Sunday, August 28, 2011

The Chordwainers

In the closing hours of the festival The Chordwainers assembled on stage, under the canopy of JAF’s vibrant heart, The Junc Room. Every time I have seen these wonderful players I can’t help but feel as though these are privileged individuals, the chosen ones. Naturally curious of not only performance but also audience, I scanned the room. Over there, some heads nodding; a bit closer, the index finger of one half of a conversation subconsciously drawing the air as he points and explains to his partner, while a cluster of friends shuffle for a spare plastic seat in the D around the stage.
To the best of my observation, there are three things commanding attention here. Firstly, the musicians, secondly the magnificent leather instruments, and thirdly the unique and delightfully surreal music produced. I say surreal, because to me, there is a familiarity to the sound but something is decidedly different. These instruments of course are the exquisite sculptural leather creations by the late great Garry Greenwood. Formed from imagination, passion, and masterful artistry The Chordwainers wield Greenwood’s creations that would not be out of place leaning up against the wall of a muso’s home in Hobbiton. Simply said, they are gorgeous.

When thinking about how I could possibly describe the sound in words, as if on cue, a friend nearby leaned in and informed me that the instruments themselves were limited in their range and that the quartet up on stage had to learn how to play them; not how to play, rather how to play them. Immediate thoughts swirled around my mind and scored with what I felt (not necessarily correct) were medieval tunes. At some point these leather travellers arrived, naked and alien, entrusted to the hands and mouths of Karlin Love, Dan Callahan, Andrew Sulzberger and Lila Meleisea and a relationship was forged, a kind of ordained arrangement from when Greenwood first pounded leather against riverstone. I have no doubt The Chordwainers feel connected to their instruments. They must. I suspect a lot of musicians do, but there is a legacy here that is continued, perhaps entrusted to the Chordwainers, as keepers of sculpture and sound in the memory of a creative visionary.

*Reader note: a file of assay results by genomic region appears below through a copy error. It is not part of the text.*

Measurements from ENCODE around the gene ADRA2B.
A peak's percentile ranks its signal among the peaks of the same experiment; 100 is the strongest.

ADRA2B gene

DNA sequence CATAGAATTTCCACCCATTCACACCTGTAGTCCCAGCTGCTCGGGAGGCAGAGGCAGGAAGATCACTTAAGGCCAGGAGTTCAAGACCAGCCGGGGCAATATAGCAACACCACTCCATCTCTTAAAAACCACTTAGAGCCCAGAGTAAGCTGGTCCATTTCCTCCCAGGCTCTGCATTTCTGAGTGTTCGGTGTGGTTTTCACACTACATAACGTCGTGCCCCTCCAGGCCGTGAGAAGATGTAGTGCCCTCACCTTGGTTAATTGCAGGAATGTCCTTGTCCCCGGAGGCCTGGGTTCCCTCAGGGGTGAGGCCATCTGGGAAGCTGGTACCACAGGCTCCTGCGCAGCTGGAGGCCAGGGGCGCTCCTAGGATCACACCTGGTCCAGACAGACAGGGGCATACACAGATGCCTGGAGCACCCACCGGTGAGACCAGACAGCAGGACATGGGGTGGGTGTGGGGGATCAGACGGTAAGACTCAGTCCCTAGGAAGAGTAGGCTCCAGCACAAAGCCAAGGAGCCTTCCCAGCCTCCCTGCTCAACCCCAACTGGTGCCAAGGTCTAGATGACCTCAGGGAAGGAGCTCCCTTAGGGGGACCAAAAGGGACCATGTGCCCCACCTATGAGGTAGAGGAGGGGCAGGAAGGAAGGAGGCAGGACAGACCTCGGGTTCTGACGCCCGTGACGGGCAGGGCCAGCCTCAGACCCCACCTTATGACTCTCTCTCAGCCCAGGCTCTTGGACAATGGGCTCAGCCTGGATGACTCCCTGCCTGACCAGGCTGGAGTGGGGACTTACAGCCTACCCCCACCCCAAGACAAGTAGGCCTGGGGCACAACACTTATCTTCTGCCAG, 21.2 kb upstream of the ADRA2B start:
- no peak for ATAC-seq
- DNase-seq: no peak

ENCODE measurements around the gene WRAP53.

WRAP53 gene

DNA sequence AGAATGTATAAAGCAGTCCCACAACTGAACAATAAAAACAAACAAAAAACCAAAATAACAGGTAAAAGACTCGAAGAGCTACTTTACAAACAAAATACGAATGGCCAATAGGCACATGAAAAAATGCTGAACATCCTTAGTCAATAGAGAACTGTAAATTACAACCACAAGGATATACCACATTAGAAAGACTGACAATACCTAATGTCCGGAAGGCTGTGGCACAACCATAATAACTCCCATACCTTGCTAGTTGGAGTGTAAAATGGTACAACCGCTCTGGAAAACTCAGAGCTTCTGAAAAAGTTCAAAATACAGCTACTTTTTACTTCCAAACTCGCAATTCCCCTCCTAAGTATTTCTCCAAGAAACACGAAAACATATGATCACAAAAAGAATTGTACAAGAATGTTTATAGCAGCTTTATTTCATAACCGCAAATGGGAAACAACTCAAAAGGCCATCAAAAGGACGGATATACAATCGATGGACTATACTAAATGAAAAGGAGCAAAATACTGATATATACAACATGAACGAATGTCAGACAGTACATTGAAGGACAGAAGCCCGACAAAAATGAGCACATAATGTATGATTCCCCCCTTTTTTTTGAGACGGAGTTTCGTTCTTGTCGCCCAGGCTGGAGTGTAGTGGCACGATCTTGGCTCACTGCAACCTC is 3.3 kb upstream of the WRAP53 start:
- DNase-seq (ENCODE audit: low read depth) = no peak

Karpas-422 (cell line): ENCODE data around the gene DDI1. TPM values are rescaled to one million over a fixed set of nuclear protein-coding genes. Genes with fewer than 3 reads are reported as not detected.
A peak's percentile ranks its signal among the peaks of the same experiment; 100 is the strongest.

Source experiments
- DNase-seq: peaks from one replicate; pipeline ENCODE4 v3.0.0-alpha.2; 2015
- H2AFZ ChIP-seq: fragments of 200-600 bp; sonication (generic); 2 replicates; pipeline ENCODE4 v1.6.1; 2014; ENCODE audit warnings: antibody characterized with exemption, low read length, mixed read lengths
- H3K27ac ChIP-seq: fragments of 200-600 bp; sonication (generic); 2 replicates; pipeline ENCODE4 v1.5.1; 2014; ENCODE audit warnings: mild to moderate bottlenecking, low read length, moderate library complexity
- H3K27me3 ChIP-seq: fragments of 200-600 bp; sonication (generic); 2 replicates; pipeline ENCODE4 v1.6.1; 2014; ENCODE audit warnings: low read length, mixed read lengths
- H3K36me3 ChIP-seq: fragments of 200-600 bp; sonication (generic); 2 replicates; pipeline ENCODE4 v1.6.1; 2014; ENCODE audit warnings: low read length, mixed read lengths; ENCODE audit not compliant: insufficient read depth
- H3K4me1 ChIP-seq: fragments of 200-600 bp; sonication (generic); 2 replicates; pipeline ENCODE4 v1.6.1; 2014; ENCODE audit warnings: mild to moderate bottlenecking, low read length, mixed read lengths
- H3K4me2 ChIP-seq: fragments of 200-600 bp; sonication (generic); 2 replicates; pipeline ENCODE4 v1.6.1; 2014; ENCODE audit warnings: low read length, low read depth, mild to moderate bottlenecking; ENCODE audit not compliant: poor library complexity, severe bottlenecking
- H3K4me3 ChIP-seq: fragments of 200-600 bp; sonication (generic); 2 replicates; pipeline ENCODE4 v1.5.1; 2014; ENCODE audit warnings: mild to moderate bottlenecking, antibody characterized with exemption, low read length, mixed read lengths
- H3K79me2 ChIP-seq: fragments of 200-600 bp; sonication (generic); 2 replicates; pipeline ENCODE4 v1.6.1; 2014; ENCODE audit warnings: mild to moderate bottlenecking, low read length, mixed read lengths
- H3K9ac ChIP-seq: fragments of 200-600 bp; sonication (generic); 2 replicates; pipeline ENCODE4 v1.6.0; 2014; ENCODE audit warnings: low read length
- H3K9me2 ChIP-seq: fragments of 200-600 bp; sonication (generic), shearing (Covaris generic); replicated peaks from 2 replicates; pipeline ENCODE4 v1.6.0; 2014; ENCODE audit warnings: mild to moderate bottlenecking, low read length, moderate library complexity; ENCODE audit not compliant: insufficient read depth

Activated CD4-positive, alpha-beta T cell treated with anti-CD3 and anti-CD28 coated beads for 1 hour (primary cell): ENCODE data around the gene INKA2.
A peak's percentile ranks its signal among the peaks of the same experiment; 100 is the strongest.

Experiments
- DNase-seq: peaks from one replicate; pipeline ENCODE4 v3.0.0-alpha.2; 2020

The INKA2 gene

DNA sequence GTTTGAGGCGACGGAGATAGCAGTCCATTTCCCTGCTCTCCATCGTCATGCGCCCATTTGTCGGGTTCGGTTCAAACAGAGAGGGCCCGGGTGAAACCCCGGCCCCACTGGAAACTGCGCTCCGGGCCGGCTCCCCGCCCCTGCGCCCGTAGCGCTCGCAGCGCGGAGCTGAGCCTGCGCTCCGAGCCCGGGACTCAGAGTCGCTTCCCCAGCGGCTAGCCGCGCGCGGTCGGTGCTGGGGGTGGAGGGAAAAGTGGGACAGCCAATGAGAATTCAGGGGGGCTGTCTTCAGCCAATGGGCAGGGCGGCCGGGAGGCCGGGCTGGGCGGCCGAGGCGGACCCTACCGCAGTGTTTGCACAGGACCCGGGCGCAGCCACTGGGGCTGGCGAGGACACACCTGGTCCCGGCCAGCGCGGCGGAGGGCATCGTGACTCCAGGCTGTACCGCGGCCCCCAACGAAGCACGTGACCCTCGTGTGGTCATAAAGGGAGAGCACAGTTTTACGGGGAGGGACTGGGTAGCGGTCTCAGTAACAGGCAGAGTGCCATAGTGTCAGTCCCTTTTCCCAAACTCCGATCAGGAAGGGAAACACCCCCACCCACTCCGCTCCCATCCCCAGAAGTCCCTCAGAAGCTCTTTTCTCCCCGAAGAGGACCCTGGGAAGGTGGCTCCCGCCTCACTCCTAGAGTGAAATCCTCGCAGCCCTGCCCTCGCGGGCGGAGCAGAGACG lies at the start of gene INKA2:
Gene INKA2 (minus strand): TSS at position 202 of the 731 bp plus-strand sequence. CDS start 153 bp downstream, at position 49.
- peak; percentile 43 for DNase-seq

Patrick Sutczak

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